TOC removal can be achieved through enhanced coagulation, enhanced softening, and activated carbon adsorption. [7,8] A combination of powdered activated carbon and enhanced coagulation has high removal efficiency (around 75%) to account for both high- and low-molecular weight organics. [7] Water supplies with high organic load may utilize granular activated carbon to effectively remove organics to reduce DBPs, but this method also requires high installation, operation, and maintenance costs.[7]

The process of drinking water treatment should be optimized from a system level to analyze the best method for DBP reduction based on source water chemistry, other treatment priorities, cost, and existing treatment infrastructure.[9]



  1. Water Quality & Health Council, In the Balance: Drinking Water Chlorination and Disinfection Byproducts (2020). Accessible online: https://waterandhealth.org/safe-drinking-water/treatment/in-the-balance-drinking-water-chlorination-and-disinfection-byproducts/
  2. Washington State Department of Health, Disinfection Byproducts—Chlorination of Drinking Water. Accessible online: https://doh.wa.gov/community-and-environment/drinking-water/disinfection/disinfection-byproducts
  3. CDC, Disinfection By-Products (2022). Accessible online: https://www.cdc.gov/healthywater/global/household-water-treatment/chlorination-byproducts.html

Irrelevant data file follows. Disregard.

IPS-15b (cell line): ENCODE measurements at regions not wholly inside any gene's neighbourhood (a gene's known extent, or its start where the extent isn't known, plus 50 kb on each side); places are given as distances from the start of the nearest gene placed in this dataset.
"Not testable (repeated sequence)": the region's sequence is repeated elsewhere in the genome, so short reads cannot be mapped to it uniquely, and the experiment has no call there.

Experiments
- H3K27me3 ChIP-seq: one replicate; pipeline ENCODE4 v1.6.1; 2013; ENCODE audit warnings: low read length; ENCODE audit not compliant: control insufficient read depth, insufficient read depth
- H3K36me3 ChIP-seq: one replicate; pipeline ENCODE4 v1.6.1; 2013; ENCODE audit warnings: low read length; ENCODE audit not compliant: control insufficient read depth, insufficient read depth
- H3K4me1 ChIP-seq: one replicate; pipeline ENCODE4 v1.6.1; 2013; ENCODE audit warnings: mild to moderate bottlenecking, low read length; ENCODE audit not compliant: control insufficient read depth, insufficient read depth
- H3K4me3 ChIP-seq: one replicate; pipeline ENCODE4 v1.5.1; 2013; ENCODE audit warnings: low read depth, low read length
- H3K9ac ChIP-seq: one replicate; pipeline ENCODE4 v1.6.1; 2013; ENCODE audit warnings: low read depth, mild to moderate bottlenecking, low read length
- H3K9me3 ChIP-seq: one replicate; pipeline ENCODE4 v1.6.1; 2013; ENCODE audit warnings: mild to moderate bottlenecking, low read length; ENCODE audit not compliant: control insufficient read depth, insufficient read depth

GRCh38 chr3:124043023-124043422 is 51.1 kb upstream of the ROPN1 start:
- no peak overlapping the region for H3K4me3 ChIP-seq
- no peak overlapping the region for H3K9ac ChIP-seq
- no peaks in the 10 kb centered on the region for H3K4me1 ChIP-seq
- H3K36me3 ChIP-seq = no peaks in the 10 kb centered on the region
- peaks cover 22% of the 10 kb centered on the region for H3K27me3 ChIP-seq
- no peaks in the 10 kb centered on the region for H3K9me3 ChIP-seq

4. American Water Works Association, Manual M20 Water Chlorination/Chloramination Practices and Principles (2006). Accessible online: https://www.awwa.org/Portals/0/files/publications/documents/M20LookInside.pdf
  5. EPA, National Primary Drinking Water Regulations. Accessible online: https://www.epa.gov/ground-water-and-drinking-water/national-primary-drinking-water-regulations#one
  6. WesTech Engineering, Strategies for Reducing Disinfection Byproducts. (2020). Accessible online: https://www.westech-inc.com/blog/strategies-for-reducing-disinfection-byproducts
  7. Parvez, S., Disinfection Byproducts: Treatment Options And Challenges For Public Water Suppliers. Water Online (2014). Available online: https://www.wateronline.com/doc/disinfection-byproducts-treatment-options-and-challenges-for-public-water-suppliers-0001#:~:text=The%20removal%20of%20precursor%20organics%20before%20disinfection%20prevents,quite%20affordable%20and%20commonly%20used%20by%20water%20suppliers.
  8. EPA, Comprehensive Disinfectants and Disinfection Byproducts Rules (Stage 1 and Stage 2): Quick Reference Guide. Accessible online: https://nepis.epa.gov/Exe/ZyPDF.cgi?Dockey=P100C8XW.txt
  9. EPA, Optimization to Reduce Disinfection Byproducts (DBPs). Accessible online: https://www.epa.gov/sdwa/optimization-reduce-disinfection-byproducts-dbps
  10. Government of Canada, Drinking Water Chlorination (2006). Accessible online: https://www.canada.ca/en/health-canada/services/healthy-living/your-health/environment/drinking-water-chlorination.html
  11. Government of Canada, Guidelines for Canadian Drinking Water Quality – Summary Table (2020). Accessible online: https://www.canada.ca/en/health-canada/services/environmental-workplace-health/reports-publications/water-quality/guidelines-canadian-drinking-water-quality-summary-table.html